Peter Dutton to be referred to national security watchdog over Benbrika case, judge says | Peter Dutton

The opposition leader, Peter Dutton, may be investigated by the national security watchdog over the failure to disclose a crucial report that could have undermined efforts to impose post-sentence controls on convicted terrorist Abdul Nacer Benbrika.

The Victorian supreme court justice Elizabeth Hollingworth delivered a judgment on Wednesday that was scathing of Dutton’s handling of the undisclosed report while he was minister for the Australian federal police under the former government.

The Coalition government was, at the time, seeking to impose an extended supervision order on Benbrika, which would subject him to continuing controls and restrictions after the end of his sentence. In doing so, the government relied significantly on a tool designed to predict future risk of terror offending, known as the Vera-2R.

But the Department of Home Affairs deliberately withheld from Benbrika’s legal team information that cast doubt on the reliability of the Vera-2R tool, contained in a government-commissioned report prepared by Australian National University researchers and handed to the department in May 2020.

The ANU report had raised serious questions about the validity and reliability of the Vera-2R tool. Guardian Australia has previously revealed that the report was not disclosed in dozens of cases similar to Benbrika’s, despite the commonwealth being aware of it, leaving Legal Aid lawyers oblivious to its existence.

The Guardian has also previously reported that the department put pressure on the ANU researchers to change a draft version of their report and soften their criticisms of the Vera-2R tool.

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In a decision on Wednesday, Hollingworth described the withholding of that report and four others questioning Vera-2R as “a serious interference with the administration of justice” in the Benbrika case.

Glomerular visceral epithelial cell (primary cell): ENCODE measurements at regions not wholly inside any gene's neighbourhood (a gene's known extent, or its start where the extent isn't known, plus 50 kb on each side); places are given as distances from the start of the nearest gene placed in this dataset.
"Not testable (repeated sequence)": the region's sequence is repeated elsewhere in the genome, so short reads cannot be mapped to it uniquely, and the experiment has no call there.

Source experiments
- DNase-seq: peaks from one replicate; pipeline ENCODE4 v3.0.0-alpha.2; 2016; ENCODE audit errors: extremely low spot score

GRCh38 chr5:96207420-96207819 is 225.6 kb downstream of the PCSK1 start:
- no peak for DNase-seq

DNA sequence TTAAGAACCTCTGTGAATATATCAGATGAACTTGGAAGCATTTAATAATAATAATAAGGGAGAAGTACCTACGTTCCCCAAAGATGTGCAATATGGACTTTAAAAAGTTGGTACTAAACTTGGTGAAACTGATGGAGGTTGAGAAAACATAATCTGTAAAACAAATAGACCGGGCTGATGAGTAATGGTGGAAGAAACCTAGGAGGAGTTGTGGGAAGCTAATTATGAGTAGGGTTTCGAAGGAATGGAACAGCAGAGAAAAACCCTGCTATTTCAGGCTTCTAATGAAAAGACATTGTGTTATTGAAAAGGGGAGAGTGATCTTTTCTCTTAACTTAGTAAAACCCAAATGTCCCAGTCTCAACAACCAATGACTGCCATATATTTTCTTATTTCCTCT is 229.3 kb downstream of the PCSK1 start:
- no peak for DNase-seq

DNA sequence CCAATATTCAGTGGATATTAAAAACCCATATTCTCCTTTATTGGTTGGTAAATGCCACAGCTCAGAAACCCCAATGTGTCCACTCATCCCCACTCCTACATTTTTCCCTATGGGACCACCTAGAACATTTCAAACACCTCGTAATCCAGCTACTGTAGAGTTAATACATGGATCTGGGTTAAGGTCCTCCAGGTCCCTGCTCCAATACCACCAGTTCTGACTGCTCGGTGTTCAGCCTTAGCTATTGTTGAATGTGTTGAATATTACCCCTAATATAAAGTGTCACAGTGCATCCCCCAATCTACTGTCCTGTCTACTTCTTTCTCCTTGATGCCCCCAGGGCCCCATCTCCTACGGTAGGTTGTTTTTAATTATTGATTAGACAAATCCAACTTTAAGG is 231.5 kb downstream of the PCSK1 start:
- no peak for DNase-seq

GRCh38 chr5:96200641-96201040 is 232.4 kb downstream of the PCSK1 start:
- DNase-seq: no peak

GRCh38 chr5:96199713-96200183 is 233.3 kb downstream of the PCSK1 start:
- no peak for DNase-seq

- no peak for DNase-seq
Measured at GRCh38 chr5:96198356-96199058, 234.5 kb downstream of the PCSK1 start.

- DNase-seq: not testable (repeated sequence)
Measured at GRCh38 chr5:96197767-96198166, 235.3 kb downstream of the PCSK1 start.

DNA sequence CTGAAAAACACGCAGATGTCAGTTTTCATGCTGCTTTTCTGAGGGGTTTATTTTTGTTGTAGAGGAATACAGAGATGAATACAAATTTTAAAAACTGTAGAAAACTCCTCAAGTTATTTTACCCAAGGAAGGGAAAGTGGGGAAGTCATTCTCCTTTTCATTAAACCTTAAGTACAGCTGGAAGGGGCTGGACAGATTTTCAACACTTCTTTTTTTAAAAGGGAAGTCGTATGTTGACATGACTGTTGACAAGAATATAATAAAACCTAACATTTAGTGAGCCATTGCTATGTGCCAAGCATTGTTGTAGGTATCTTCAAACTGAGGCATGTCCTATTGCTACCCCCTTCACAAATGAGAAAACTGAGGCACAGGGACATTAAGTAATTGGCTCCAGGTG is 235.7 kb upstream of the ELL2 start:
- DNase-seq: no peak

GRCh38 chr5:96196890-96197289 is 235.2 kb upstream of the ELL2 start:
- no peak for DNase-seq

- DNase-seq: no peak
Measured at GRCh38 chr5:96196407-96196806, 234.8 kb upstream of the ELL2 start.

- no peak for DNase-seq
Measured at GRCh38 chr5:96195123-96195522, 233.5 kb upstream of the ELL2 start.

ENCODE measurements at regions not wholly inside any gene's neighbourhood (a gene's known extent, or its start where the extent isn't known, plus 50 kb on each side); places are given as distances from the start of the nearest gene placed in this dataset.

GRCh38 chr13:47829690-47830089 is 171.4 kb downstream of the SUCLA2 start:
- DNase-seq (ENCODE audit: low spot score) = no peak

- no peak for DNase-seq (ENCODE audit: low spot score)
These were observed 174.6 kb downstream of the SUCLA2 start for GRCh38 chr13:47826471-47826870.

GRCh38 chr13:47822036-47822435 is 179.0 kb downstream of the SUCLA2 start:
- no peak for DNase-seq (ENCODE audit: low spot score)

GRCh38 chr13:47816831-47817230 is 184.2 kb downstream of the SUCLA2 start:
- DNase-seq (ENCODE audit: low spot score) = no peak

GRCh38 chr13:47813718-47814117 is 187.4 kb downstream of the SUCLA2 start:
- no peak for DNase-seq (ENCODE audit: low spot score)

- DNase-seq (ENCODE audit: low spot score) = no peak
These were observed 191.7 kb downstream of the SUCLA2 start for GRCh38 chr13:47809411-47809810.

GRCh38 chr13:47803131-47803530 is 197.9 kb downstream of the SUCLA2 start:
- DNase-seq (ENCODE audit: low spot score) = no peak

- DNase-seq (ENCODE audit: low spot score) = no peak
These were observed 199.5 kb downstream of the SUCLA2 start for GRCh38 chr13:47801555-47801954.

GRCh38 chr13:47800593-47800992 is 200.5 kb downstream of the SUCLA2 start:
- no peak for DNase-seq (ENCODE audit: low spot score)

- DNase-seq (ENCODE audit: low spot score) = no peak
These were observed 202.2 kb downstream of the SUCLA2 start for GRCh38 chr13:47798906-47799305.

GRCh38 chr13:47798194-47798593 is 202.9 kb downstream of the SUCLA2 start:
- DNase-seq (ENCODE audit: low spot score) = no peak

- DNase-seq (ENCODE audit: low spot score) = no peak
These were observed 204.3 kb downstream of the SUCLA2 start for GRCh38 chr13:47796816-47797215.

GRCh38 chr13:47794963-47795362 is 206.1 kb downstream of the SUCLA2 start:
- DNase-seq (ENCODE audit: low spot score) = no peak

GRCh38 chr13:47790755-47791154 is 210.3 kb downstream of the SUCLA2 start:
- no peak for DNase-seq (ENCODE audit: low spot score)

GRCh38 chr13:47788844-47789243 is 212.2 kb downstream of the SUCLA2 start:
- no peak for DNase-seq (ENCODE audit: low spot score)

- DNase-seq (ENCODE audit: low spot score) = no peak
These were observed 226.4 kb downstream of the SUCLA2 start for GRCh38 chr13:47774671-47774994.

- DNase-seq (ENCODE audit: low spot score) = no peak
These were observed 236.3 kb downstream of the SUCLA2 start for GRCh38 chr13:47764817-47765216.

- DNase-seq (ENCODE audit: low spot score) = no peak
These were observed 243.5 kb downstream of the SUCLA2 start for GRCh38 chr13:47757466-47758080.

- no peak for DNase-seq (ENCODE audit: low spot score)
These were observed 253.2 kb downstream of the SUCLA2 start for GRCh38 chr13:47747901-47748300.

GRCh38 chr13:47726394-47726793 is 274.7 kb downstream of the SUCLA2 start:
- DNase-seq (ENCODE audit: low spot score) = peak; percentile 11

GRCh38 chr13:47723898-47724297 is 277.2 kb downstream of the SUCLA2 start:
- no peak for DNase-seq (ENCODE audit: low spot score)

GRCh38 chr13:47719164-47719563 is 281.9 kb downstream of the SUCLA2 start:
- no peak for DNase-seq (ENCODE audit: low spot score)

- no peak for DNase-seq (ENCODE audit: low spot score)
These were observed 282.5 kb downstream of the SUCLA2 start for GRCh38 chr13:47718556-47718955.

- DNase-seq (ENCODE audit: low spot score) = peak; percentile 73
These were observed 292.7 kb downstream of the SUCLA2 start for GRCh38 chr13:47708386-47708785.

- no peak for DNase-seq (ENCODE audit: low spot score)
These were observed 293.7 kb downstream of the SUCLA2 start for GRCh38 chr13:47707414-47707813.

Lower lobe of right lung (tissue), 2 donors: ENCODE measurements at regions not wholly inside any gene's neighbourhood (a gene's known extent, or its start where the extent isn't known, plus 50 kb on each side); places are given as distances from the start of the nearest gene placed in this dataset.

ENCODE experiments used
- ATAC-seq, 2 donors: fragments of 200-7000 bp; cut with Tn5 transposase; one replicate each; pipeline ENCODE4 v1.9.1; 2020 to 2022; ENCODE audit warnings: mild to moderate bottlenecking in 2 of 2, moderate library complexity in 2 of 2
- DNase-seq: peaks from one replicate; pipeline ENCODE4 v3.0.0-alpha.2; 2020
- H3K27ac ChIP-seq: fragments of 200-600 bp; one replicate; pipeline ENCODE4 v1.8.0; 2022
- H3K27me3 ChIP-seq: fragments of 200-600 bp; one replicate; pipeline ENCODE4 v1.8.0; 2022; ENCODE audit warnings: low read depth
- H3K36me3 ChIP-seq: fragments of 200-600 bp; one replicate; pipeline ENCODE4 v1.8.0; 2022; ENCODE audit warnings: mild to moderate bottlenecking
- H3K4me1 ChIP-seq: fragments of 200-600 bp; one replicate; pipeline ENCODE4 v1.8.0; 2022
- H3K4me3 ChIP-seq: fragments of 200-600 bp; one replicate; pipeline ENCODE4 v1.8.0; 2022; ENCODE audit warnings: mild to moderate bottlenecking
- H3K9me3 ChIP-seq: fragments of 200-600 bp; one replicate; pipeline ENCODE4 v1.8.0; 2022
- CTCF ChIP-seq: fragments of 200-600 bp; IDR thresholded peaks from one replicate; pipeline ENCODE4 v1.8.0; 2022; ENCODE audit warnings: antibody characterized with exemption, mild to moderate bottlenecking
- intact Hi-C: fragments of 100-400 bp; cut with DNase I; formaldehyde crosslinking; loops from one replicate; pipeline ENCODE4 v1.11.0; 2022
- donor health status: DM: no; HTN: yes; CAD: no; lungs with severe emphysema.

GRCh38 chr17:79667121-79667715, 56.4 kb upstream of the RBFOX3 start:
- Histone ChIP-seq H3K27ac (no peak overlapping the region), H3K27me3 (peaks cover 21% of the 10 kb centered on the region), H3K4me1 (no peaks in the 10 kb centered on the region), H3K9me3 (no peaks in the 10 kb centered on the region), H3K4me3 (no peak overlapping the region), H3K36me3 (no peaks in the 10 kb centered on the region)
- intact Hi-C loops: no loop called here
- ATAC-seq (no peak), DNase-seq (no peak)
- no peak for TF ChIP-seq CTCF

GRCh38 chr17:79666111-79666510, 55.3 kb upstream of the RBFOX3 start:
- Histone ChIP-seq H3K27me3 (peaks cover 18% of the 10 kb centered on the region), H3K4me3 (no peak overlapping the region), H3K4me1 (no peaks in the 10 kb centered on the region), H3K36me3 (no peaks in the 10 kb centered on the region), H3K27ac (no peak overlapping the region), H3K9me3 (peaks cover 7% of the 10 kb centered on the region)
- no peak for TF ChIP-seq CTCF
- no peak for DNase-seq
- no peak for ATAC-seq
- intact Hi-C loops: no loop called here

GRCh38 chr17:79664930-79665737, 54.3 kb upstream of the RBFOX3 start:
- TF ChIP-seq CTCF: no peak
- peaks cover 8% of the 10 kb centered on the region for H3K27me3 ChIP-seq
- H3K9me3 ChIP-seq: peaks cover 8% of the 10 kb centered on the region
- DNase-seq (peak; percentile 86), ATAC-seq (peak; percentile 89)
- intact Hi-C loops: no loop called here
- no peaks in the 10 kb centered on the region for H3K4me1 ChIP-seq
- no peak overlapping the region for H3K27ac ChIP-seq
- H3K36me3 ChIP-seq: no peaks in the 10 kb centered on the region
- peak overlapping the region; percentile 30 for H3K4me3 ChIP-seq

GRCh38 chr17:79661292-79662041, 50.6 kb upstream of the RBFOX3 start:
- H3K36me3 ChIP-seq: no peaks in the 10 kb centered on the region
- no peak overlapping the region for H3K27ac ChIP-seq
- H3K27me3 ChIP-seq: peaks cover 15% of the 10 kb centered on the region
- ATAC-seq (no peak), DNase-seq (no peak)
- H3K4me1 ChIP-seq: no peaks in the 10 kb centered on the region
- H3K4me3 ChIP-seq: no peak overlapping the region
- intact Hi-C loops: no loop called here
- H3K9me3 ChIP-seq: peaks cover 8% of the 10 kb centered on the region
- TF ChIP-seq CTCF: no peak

She said she would refer the non-disclosure to the Independent National Security Legislation Monitor (INSLM) for possible further investigation.

She said the AFP minister had a “statutory requirement” to disclose such material that was a “fundamental safeguard to ensure the protection of individual liberty under what is very unusual and draconian legislation”.

“What happened in this case should never have happened and should not be repeated in the case of Mr Benbrika or any other person the subject of a post-sentence order application,” Hollingworth said.

“I am going to refer the non-disclosure of the Corner report and the four other expert reports to the current INSLM and provide him with a copy of these reasons and all of the relevant evidence. It will be for him to decide what, if any, further investigations he wants to make to get to the bottom of why the various expert reports were not disclosed to Mr Benbrika.”

Dutton’s office was approached for comment.

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Benbrika was due for release in 2020, after completing a 15-year sentence for directing a terrorist organisation and other offences, when the government applied for a continuing detention order to keep him in custody.

Hollingworth has previously raised concerns about the non-disclosure. In a hearing in June last year, she said it potentially raised issues with the “interference with the administration of justice”.

“What has happened here is unacceptable, shouldn’t have happened … there has been an interference with the administration of justice, prima facie,” she said in June.

“It’s important … that what has happened be recorded because it’s an absolute disgrace in proceedings of this nature that something like this has happened and is still not properly explained by home affairs.”

The INSLM has previously examined the failure to disclose the ANU report to subjects of continuing detention orders and extended supervision orders. The former INSLM, Grant Donaldson, SC, was highly critical of the non-disclosure.

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